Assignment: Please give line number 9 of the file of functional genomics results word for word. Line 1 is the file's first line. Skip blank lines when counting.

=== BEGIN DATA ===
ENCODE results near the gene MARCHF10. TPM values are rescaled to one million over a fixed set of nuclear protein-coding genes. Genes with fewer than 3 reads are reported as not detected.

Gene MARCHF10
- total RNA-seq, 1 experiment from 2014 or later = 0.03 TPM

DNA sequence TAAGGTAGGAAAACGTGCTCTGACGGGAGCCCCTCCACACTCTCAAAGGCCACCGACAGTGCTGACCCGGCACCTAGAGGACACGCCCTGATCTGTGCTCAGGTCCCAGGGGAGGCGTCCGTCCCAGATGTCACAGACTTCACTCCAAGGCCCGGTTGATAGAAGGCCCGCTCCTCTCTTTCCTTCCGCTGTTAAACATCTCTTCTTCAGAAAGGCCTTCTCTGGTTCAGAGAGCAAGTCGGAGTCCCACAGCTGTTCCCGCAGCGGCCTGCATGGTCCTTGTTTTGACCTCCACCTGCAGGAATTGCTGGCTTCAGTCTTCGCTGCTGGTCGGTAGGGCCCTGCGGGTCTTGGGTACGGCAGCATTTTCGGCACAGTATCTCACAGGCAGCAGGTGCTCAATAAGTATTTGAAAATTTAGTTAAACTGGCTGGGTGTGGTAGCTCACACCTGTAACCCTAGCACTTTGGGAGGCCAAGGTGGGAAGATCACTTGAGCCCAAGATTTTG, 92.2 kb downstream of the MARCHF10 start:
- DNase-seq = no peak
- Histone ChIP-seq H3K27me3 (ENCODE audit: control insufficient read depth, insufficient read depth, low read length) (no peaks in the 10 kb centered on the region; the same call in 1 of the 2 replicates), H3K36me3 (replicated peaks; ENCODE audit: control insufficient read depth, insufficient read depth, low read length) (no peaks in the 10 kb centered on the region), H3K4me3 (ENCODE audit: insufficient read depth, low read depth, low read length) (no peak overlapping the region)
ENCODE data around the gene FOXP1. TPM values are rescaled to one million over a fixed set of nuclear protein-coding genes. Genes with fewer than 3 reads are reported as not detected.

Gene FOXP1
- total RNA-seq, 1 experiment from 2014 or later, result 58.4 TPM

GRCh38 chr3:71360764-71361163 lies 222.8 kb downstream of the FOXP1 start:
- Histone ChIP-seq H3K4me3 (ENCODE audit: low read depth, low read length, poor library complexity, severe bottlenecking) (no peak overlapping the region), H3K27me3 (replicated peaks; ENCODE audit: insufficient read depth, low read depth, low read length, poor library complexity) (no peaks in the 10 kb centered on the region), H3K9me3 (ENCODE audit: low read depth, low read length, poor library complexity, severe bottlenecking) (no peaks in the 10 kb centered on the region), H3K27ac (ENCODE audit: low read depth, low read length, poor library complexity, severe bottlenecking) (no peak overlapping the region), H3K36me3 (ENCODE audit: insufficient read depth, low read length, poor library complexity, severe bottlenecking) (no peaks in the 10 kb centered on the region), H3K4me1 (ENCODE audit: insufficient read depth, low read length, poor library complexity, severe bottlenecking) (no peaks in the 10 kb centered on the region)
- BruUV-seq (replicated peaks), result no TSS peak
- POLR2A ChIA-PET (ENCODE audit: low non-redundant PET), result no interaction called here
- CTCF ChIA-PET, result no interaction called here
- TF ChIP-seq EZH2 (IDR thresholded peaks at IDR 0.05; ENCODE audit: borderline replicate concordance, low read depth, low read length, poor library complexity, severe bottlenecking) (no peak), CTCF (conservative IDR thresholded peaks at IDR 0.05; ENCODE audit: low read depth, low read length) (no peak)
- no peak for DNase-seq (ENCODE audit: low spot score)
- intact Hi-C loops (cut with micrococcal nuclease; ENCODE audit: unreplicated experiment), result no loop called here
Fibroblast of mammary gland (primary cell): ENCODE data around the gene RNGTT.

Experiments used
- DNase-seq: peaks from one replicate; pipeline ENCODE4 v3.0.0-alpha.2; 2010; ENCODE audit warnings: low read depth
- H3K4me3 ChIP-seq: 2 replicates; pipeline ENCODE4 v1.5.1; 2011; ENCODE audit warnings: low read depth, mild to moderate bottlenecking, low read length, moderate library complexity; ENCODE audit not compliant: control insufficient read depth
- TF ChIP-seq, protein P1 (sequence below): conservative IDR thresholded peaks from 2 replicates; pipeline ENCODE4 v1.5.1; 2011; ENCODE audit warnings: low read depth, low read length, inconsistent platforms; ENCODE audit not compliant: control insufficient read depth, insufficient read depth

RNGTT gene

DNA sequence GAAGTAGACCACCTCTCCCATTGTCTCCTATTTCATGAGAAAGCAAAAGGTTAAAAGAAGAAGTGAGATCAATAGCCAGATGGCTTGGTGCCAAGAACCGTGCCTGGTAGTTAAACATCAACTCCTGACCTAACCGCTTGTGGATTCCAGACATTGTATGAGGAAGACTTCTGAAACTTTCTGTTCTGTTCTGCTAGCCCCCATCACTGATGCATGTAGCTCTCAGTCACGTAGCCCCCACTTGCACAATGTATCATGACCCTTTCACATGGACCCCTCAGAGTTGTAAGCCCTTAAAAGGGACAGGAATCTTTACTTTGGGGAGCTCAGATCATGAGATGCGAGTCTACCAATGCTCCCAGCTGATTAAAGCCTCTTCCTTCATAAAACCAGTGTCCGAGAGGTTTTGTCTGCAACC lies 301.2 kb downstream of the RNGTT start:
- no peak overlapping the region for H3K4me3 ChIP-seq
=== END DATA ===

- total RNA-seq, 1 experiment from 2014 or later, result 58.4 TPM